Are you good at starting something new, but struggle to finish? If you are like me, you develop incredible plans. Big ideas. Remarkable dreams. But your story seems the same.
It’s a great place to begin, but it’s not enough. The story you tell isn’t the one you start. It’s the one you finish.
The Tunnel of Awesome
One summer my next door neighbor and I decided to build a tunnel in our back yards. His dad had given him an “army shovel” and we decided to put it to good use.
An army shovel is basically a large spade with a short handle on it. The only thing I could imagine it being used for is digging latrines. To us it was perfect, probably because it was the only tool we had.
His parents typically grew a vegetable garden every summer, but for some reason they didn’t that year. After putting our 8 year old brains together, we hatched a plan. We would dig two gigantic holes, one on each side of the garden, and then connect them underground. We were gong to build a tunnel.
I know what you are thinking. Awesome, right? Best summer ever, right?
Wrong. Our plan was incredible, but we didn’t finish.
A Dying Dream
We began what felt like the most important project of our lives taking turns digging with our much-too-small shovel. You can imagine how excited we were as we watched the hole get deeper and the pile of dirt grow larger. Every five minutes we would pause just to give each other a chest bump.
By lunchtime we were beginning to grow tired, and before dinner we quit. I don’t remember making a decision to stop. It just happened. With each scoop of dirt, the amount of change that took place seemed to grow less and less. As our initial enthusiasm wore off, the work became more difficult. We stopped caring and we gave up.
And we did what so many people do, we moved on to the next big thing.
It was the first of many “incredible projects that would die without being completed.
How to Become a Finisher
When we start something new we often begin with an incredible amount of energy and enthusiasm. There is nothing better than that moment when we stand on a bare patch of dirt with an undersized shovel in hand, imagining the tunnel of awesome.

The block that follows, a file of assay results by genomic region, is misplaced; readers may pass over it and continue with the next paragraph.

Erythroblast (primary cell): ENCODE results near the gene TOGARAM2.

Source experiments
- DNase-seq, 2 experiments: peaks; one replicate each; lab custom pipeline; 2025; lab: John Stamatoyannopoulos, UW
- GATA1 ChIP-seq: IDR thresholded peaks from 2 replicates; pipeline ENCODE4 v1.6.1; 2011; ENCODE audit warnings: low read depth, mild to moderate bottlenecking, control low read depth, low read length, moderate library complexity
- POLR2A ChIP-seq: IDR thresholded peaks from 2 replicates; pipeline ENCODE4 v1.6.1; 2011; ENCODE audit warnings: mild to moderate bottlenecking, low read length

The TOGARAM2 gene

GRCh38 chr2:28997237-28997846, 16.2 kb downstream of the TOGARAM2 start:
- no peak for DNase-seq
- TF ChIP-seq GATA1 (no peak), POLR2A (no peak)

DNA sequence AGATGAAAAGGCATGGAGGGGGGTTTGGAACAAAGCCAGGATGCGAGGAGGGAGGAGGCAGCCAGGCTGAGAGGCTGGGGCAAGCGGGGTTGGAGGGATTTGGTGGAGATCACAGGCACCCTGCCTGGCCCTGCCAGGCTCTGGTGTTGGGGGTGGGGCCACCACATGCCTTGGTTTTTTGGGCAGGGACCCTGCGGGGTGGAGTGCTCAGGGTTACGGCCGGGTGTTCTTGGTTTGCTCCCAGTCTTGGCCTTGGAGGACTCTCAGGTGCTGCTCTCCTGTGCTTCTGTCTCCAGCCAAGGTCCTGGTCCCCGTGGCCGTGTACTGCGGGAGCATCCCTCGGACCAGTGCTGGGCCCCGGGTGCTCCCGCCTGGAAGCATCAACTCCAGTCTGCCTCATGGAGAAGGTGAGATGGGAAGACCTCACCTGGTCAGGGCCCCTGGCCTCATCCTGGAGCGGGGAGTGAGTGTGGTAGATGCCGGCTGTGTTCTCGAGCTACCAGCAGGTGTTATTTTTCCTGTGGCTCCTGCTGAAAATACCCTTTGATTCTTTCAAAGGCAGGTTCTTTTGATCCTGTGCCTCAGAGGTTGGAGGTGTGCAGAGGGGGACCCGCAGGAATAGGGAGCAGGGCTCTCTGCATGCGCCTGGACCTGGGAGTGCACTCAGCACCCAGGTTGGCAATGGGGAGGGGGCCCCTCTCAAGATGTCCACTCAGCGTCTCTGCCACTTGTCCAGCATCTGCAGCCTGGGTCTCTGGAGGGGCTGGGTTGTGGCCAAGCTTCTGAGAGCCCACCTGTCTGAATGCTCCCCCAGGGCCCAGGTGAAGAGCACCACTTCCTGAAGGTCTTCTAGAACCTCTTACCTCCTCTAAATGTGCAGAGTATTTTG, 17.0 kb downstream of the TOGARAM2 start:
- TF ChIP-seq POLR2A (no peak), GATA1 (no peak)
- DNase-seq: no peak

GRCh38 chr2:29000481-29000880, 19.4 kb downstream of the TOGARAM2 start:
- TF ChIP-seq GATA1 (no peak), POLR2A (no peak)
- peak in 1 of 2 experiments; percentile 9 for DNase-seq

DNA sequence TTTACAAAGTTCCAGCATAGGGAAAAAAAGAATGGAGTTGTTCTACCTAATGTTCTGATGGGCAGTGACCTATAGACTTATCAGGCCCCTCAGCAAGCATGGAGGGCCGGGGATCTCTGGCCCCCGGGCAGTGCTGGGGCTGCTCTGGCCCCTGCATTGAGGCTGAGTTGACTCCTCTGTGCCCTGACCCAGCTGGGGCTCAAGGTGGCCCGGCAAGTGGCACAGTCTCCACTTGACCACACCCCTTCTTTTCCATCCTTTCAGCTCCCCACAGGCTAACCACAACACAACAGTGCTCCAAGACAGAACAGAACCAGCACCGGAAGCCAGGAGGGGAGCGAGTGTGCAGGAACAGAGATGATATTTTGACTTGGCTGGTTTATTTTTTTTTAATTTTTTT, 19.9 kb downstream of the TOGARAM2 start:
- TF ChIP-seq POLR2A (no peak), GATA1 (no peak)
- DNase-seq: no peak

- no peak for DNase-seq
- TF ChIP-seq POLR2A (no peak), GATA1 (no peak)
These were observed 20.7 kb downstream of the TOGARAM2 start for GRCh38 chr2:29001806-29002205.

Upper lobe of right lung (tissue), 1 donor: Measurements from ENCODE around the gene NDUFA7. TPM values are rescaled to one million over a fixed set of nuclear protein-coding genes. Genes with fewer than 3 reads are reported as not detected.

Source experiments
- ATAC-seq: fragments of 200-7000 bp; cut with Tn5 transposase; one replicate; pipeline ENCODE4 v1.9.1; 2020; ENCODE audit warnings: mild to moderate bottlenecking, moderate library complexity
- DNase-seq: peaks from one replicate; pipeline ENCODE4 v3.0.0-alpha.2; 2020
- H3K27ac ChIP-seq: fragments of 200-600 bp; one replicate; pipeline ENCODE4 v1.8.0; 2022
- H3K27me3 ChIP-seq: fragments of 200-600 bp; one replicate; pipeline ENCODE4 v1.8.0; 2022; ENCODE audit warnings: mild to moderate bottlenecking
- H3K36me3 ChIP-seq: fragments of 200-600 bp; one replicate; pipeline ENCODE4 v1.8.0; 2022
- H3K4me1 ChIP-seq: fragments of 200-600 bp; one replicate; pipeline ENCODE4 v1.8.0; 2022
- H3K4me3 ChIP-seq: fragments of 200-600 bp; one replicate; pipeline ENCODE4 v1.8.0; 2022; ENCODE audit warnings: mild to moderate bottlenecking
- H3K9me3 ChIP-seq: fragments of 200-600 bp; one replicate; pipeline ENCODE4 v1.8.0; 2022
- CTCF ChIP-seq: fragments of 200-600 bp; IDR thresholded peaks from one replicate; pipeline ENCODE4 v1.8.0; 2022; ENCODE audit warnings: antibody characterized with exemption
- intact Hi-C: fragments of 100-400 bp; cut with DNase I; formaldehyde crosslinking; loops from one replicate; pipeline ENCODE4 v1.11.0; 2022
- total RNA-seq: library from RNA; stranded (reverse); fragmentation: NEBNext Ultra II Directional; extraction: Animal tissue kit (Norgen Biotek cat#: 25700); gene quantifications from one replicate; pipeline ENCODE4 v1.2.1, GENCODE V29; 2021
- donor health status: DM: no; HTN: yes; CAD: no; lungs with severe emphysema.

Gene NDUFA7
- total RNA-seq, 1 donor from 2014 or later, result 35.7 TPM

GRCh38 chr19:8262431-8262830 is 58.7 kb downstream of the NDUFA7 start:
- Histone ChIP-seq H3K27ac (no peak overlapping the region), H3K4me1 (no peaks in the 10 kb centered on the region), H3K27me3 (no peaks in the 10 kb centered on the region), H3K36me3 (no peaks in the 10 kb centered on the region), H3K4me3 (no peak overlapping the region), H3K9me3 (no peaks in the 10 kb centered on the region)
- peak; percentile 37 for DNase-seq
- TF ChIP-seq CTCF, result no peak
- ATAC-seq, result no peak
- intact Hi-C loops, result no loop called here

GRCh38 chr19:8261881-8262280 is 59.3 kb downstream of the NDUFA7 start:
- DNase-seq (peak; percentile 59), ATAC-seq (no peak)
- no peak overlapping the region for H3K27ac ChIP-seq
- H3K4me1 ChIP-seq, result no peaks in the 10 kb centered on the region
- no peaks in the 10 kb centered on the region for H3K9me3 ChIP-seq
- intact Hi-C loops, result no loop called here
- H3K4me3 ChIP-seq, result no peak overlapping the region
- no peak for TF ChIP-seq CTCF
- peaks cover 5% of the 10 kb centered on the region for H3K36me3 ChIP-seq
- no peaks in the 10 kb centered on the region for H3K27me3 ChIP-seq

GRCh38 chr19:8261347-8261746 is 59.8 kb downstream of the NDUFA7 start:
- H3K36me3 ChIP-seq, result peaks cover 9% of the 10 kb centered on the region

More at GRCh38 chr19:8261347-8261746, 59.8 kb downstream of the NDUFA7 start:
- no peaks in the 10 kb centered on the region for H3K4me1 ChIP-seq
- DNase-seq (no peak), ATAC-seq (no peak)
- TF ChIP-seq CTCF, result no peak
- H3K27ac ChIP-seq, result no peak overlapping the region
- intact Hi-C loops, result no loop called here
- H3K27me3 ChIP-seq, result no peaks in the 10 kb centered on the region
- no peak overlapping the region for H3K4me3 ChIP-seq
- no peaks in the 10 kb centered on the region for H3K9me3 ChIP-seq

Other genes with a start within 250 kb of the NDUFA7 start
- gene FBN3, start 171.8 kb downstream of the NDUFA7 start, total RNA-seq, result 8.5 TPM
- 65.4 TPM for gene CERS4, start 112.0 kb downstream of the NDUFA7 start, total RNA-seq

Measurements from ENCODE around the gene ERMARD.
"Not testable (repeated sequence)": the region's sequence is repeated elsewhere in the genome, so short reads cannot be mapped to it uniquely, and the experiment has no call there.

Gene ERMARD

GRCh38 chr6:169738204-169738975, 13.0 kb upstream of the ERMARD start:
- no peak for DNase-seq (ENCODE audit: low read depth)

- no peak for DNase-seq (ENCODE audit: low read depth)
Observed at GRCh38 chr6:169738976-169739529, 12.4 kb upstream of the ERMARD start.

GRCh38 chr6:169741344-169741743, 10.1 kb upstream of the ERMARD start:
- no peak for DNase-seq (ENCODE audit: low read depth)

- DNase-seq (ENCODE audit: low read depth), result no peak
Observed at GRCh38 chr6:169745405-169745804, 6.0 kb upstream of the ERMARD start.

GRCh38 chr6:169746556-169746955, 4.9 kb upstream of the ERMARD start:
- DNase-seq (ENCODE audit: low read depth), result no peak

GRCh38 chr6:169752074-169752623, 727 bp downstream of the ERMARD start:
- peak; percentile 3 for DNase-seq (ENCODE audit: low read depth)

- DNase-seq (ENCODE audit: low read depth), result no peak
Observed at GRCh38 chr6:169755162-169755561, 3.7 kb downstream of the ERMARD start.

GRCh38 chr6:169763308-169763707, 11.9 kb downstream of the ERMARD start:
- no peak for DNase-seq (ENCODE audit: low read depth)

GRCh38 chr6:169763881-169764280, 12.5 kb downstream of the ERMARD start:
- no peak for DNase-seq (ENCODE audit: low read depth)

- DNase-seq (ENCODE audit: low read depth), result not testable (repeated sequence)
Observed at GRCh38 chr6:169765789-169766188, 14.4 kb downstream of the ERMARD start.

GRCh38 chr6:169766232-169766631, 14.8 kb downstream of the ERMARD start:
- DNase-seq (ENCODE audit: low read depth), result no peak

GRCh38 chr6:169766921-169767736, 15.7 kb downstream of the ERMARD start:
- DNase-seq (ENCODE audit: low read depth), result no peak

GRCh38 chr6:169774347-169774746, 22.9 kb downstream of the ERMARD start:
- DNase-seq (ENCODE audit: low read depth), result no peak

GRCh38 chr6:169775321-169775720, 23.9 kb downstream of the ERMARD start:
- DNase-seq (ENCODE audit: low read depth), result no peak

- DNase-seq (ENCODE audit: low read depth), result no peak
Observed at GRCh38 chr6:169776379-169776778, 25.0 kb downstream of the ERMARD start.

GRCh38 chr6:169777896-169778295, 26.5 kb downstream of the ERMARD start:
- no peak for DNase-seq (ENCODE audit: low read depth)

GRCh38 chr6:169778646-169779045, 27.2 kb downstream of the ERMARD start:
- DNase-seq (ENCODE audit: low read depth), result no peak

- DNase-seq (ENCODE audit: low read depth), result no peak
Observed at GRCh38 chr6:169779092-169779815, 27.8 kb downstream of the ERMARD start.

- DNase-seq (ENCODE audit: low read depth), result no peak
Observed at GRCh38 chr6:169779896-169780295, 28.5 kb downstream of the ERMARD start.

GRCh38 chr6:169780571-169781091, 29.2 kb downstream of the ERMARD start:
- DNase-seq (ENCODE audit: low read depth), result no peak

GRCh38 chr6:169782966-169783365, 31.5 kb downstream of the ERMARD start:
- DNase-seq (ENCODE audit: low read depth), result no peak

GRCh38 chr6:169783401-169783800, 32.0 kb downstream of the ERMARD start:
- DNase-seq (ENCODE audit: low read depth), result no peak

Then the work becomes hard. We are distracted by glasses of lemonade and plates of cookies and Bugs Bunny cartoons. We make excuses, like not having a bigger shovel or even a backhoe. We blame our friend for having a stupid idea. And we quit.
Starting projects without finishing doesn’t change our story. But every project has what Seth Godin calls The Dip, and is difficult to see through to the end.
Here are 7 ways to help you go from being a dreamer to a finisher.
1. Vision. Define where you are headed and why you are doing it. When the work becomes tough, use your vision as a reminder.
2. Discernment. Not every project is worth pursuing. It’s okay to quit the ones that are not worth pursuing, but be careful not to quit the ones worth pursuing.
3. Share your vision. The expectations of others can be a powerful motivator. Just imagine the peer pressure if I had told kids at school about my summer project.
4. Have the proper tools. Digging a tunnel with a spade was never a good idea. Don’t frustrate yourself by not being adequately prepared. Find the correct tools and people to help you with your dream.
5. Deadlines. Give your project a time-frame. Instead of trying to meet one big deadline for the end of the project, create smaller ones that you have to keep along the way.
6. Rewards. Everyone enjoys a present. Build a reward system into your plan. Each time you accomplish a step towards finishing, give yourself and your team a little bonus.
7. Display Accomplishments. Show off what you have done. Let others see the fruit of your labors. Let your team be encouraged by the visible evidence of progress. Having something to show for your work will help you to keep your hand to the shovel.
Any work that is worth doing will be hard. Unfortunately too many give up just before they start to see the benefits of their effort. Find ways to help yourself go from being a starter to a finisher.
How do you stay motivated?
Dr. Jeremy Statton is an Orthopedic surgeon, a small business owner, and a writer. Follow his blog at http://jeremystatton.com/